“This journey has included joy and pain, plans, dreams, invasive medical procedures, unsolicited advice, stupid comments, jealously, tears, adorable outfits left behind in the store, questions with no answers and many dollars spent on pregnancy tests that turned out negative.”
BECCA | ALL FOUR ONE
I’d like to preface this by saying that above anything else, in the process of grieving it’s important to let yourself be where you’re at and allow yourself to feel what you’re feeling. Don’t push yourself to feel a certain way because other people have shared their story and they’ve felt a certain way. Your story is your story. Feel what you feel. Give yourself time. Ask for help if you need it. Choose someone you trust and check in with them (or ask them to check in with you), if you aren’t getting better or your grief feels too overwhelming seek professional help and suggest that your partner do the same. If you have other children who need care pour into them (and again ask for help if you need it). Love yourself, take care of yourself. It WILL get better, give it time.
I learned about miscarriage at a very young age. My mom lost a baby before she had me and my sister. She was very open about it and we grew up knowing about our brother. She had named him and loved him and it was part of the story of our family. I don’t think I necessarily put any emotional weight in it, it was something that had happened, it had been sad but Mom and Dad were happy now, they loved us and they were to thankful for us.
Even though I knew about my mom’s miscarriage, when I found out I was pregnant the first time it never crossed my mind that I might lose my baby. My mom’s loss was not because of any specific “problem”, it just happened. She went on to have two healthy pregnancies. My husband and I were young and healthy, we wanted nothing more than to be parents and were overjoyed at the prospect of our “monkeybean” joining our family.
It’s just over five years later and I’m in the midst of fresh grief over our fourth miscarriage - a pregnancy we saw as a miracle after three years of infertility. I’ve never carried a baby to full term, I’ve never even carried a baby to the second trimester. We’ve received no answers from doctors, even after extensive testing.
August 2013, September 2014, August 2015 and July 2018. Four lives loved and lost, four summers marred by grief.
This journey has included joy and pain, plans, dreams, invasive medical procedures, unsolicited advice, stupid comments, jealousy, tears, adorable outfits left behind in the store, questions with no answers and many dollars spent on pregnancy tests that turned out negative.
I wish with all my heart that those babies were with me. That I could see them and hold them and tell them how much I love them and how much they changed me.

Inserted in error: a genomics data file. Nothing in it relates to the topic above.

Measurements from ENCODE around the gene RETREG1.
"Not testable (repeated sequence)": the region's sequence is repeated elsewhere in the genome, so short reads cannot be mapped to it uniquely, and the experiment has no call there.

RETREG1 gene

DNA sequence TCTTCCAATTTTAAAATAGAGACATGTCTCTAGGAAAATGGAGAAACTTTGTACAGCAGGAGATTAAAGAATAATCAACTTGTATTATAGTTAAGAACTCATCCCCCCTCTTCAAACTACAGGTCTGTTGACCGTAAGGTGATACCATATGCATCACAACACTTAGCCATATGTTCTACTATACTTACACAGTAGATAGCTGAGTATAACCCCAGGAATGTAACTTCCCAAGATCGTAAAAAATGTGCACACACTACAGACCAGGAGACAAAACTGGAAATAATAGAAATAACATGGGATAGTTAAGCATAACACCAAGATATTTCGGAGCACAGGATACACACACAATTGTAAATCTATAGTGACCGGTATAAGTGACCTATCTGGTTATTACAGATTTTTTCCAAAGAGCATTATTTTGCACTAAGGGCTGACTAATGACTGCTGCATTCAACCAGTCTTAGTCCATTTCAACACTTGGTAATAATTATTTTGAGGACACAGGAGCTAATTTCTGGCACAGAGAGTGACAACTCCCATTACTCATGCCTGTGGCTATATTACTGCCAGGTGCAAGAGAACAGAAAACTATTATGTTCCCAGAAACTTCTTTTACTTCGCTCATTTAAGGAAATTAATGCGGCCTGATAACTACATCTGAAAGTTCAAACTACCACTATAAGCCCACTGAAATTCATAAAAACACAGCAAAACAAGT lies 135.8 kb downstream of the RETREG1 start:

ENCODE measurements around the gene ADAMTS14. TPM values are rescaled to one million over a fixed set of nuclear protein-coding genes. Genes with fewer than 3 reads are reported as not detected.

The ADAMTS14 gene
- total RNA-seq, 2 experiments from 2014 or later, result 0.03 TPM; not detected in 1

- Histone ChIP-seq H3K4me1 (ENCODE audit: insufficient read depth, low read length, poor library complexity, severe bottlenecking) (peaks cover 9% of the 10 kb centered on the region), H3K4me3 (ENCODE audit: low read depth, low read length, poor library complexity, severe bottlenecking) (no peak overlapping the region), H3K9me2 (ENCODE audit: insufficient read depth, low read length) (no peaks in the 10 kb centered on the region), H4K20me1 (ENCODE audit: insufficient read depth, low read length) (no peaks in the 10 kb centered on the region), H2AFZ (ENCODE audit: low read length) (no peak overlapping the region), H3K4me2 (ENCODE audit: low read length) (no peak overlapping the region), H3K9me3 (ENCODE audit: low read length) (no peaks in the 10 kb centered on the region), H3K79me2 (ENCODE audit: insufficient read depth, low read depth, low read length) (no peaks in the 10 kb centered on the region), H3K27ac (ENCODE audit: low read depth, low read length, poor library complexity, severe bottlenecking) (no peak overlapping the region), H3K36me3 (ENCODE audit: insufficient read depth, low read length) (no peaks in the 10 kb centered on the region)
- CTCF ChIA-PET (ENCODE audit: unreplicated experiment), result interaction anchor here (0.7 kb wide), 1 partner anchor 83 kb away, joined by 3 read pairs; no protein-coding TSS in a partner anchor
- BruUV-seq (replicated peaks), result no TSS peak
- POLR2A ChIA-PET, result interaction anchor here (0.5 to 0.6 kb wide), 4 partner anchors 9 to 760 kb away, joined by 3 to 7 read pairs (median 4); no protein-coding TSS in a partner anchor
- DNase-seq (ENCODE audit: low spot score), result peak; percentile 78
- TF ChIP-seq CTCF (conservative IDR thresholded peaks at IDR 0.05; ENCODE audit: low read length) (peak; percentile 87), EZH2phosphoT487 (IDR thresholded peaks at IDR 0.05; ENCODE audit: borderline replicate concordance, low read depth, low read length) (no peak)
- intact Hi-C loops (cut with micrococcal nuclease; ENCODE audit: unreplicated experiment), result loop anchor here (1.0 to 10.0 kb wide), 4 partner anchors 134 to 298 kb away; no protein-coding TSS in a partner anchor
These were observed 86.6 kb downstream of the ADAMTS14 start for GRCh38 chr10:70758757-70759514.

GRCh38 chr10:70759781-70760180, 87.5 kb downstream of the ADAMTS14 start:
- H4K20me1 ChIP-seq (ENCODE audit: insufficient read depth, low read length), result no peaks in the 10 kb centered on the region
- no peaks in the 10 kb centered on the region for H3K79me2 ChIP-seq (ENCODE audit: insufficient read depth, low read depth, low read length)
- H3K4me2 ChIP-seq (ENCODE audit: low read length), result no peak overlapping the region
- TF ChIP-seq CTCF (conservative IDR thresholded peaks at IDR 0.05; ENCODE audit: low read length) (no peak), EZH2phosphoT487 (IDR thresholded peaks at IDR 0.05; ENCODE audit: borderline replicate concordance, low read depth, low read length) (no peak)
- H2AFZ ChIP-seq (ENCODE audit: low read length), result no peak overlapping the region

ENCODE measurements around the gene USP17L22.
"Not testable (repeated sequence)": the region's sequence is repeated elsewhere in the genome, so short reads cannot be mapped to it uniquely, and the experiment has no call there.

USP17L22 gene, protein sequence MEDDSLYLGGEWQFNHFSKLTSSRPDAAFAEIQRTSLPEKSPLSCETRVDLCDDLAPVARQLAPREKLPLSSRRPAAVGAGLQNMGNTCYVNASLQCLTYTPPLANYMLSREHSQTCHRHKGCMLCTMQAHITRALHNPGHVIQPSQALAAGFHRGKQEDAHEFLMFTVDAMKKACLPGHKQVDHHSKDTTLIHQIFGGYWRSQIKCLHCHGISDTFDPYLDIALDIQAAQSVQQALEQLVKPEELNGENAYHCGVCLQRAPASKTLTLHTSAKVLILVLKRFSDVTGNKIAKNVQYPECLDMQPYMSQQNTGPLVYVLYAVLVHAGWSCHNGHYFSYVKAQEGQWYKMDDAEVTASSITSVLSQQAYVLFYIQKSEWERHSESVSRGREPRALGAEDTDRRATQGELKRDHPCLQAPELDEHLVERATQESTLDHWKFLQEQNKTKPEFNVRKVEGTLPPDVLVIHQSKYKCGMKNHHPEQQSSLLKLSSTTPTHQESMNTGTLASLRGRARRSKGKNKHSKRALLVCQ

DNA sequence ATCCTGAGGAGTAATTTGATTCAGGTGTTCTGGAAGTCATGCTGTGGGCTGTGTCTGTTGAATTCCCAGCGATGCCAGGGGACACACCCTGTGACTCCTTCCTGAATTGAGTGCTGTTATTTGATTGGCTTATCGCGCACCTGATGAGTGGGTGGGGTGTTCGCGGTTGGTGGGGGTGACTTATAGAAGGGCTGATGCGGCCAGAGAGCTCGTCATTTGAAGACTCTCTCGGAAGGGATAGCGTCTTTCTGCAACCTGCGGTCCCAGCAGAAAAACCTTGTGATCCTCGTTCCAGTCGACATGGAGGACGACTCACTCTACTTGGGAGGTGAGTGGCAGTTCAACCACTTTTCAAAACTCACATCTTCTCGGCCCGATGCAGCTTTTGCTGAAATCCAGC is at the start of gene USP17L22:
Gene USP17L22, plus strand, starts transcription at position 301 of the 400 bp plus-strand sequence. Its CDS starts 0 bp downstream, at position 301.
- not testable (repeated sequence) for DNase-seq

I’m not a hero. I’m not perfect. This journey is a struggle. I’ve been angry and jealous, I’ve punched pillows and screamed. I’ve avoided baby showers, and hid people on social media when they’ve made pregnancy announcements because I didn’t think I could handle nine months of ultrasound photos and morning sickness complaints and gender reveals. I’ve smiled politely when people have given me fertility advice or asked me when we’re going to have kids (or if we’re trying) and then been annoyed about it once they’ve left. It’s not easy, it’s painful.
All that said, if I’ve learned anything over these past years it’s that (when I let it), the joy outweighs the pain.
I still smile when I see a baby or a pregnant belly.
I still revel in holding an infant while he or she sleeps.
I still giggle when a child gives me a smile, even if they don’t know me.
I still get excited to shop for a baby shower.
There’s a twinge of pain, a moment (or more) of wishing it was me. Sometimes there are tears. Sometimes I ask, “Why them, why not me”? But always, always, the joy of new life outweighs the pain that the new life isn’t my child. It has taken time, and with this fresh pain there are a few things that I’m struggling to handle again (pregnancy announcements on social media for instance), but I have found that as I have worked through my grief over these years, striving for love, joy and peace, I have found those things. They aren’t without pain, but they also include hope and healing.
I wish there was an easy answer, a pill we could take or a book we could read that would fix the pain in an instant. There’s not. There’s time, and there’s love. There’s taking care of ourselves and being honest about how we are feeling. We’re all different, we all grieve in different ways, it’s not going to look the same for you as it has for me.
Dear Mama, I’m sorry you’re here. I’m sorry you’re hurting. I’m sorry this is part of your story. The only thing I can say that will (hopefully) be of some comfort is that you are not alone. Five years ago I shared about my first miscarriage because I felt so alone, I felt like it had to be a secret, I felt like I needed to just pretend like it hadn’t happened and get back to “normal”.
I wasn’t alone. It didn’t need to be a secret. It happened. Normal didn’t exist anymore, I was a mother without a child and my life was changed forever.
Do what you need to do. I needed to share my story and I have continued to need that. You might not want to talk about it, that’s okay. You might want to just share with your partner, or your mom or your best friend or a therapist, that’s okay too. You might want to write a blog, or a book, or a song, or a movie. You might want to paint. You might want to sign up for a boxing class and beat the tar out of a punching bag. Do what you need to do. Grieve how you need to grieve. Take care of yourself, love yourself, give yourself time, and ask for help, it’s there.